Get to Know Your Gantt Chart
You’re bound to encounter the Gantt chart some time over the course of your project management career. In fact, you may have encountered one already; perhaps misspelled as Gant.
Simply defined, a Gantt chart is a bar chart representation of a project’s timeline subdivided into tasks (although in actual practice the Gantt chart is anything but simple). It was developed by Henry Gantt in the early 1900s, was used in World War I, and now is a common feature in many modern project management tools and applications.
Although the Gantt chart has many variations, they all share a couple of common features:
- Fixed duration. All Gantt charts have a defined beginning and end, in accordance with the project schedule. Timeline lengths vary, but completion dates are always defined (if not always followed)
- Work broken down into tasks. Each of these subtasks will have their own timeline in relation to the overall project schedule. Some PM tools allow users to set task dependencies.
Advantages of Gantt Charts
- Easily understood. Gantt charts are much simpler to understand than flowcharts, and give a better idea of a project timeline than looking at an actual calendar. In addition, many online Gantt chart tools can also assign responsibilities to each subtask, so it’s easy to see who is doing what.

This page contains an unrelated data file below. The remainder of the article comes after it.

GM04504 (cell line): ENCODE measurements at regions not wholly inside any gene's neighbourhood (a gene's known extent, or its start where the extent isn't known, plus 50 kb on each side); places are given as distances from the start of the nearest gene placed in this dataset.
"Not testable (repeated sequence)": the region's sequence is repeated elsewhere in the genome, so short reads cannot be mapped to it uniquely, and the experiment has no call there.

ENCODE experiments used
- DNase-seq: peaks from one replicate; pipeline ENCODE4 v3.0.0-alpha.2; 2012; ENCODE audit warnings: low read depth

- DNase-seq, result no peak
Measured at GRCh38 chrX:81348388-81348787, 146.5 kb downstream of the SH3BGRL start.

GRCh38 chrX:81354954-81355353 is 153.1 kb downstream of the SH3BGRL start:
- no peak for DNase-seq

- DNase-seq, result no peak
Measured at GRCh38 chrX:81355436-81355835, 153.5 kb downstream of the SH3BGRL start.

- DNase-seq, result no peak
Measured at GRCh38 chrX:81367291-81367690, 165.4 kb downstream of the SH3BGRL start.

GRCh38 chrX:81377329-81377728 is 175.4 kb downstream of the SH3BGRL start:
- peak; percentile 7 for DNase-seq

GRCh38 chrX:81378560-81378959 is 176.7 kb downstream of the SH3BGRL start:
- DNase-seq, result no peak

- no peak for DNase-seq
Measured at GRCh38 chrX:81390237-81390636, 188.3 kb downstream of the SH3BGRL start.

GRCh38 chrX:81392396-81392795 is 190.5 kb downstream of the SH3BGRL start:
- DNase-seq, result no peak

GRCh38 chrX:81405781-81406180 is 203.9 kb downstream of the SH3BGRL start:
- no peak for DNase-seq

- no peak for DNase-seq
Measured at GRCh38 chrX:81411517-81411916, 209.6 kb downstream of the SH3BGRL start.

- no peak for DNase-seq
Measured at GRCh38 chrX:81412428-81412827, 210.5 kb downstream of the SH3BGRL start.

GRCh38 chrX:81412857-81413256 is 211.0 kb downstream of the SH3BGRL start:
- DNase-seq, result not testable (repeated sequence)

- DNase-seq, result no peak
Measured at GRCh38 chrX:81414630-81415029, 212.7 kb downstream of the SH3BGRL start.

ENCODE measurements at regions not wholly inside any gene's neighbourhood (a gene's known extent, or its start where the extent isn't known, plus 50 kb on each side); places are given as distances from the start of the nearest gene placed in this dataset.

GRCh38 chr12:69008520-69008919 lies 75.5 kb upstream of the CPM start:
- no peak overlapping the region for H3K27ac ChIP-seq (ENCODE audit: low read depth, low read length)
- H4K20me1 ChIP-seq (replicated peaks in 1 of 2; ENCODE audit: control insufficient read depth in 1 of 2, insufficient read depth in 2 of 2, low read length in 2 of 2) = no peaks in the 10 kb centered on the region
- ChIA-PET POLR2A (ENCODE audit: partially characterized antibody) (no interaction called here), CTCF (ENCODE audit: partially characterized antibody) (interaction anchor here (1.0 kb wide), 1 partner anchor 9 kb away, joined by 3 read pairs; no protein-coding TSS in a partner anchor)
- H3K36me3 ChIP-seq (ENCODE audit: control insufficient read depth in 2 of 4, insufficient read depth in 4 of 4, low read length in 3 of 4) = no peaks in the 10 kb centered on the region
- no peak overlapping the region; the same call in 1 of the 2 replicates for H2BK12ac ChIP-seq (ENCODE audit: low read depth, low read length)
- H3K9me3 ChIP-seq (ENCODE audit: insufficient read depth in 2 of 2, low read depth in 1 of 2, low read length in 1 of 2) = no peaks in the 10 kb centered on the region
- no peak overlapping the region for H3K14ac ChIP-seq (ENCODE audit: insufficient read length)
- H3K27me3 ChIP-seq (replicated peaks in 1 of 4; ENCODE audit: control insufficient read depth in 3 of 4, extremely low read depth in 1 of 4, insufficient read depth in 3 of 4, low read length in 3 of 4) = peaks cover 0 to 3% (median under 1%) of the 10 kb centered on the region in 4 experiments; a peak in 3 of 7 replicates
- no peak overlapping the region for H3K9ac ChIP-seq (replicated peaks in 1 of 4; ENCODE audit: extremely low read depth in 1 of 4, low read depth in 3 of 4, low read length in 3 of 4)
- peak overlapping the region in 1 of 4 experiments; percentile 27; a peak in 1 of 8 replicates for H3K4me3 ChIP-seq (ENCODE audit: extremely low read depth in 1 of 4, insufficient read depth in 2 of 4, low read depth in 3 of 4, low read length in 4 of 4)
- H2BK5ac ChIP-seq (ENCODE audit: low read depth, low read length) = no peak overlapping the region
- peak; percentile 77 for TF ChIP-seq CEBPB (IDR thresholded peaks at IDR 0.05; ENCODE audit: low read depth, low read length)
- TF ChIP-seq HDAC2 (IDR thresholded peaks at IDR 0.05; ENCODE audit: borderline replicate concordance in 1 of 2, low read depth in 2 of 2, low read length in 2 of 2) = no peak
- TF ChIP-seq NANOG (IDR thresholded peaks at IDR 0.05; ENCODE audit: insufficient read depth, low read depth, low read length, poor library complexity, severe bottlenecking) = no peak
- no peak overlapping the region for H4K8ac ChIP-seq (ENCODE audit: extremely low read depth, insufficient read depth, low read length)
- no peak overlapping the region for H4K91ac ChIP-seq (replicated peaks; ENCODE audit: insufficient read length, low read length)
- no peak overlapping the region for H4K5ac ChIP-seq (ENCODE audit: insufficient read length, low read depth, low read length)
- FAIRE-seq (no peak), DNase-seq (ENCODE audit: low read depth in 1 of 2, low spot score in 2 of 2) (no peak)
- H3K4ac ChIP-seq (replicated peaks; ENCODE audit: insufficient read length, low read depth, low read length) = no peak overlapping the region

- Progress tracking. Many versions of the Gantt chart use color shadings and percentage numbers to track progress in individual tasks and the project as a whole. This gives project managers the ability to read the situation at a glance, and see which tasks might need additional resources.
Gantt Chart Limitations
- Scalability. The Gantt chart’s design is best suited for small to medium-sized projects with a reasonable number of tasks. Larger and longer projects may result in unwieldy and convoluted timelines.
- Information density. Because the Gantt chart is schedule-based, it may not effectively communicate the size or complexity of individual tasks. This may cause issues with resource planning or risk assessment.
Despite the above limitations, the Gantt chart is still one of the most reliable methods of planning, scheduling, and tracking a project and its progress, hence its inclusion in most project management software tools.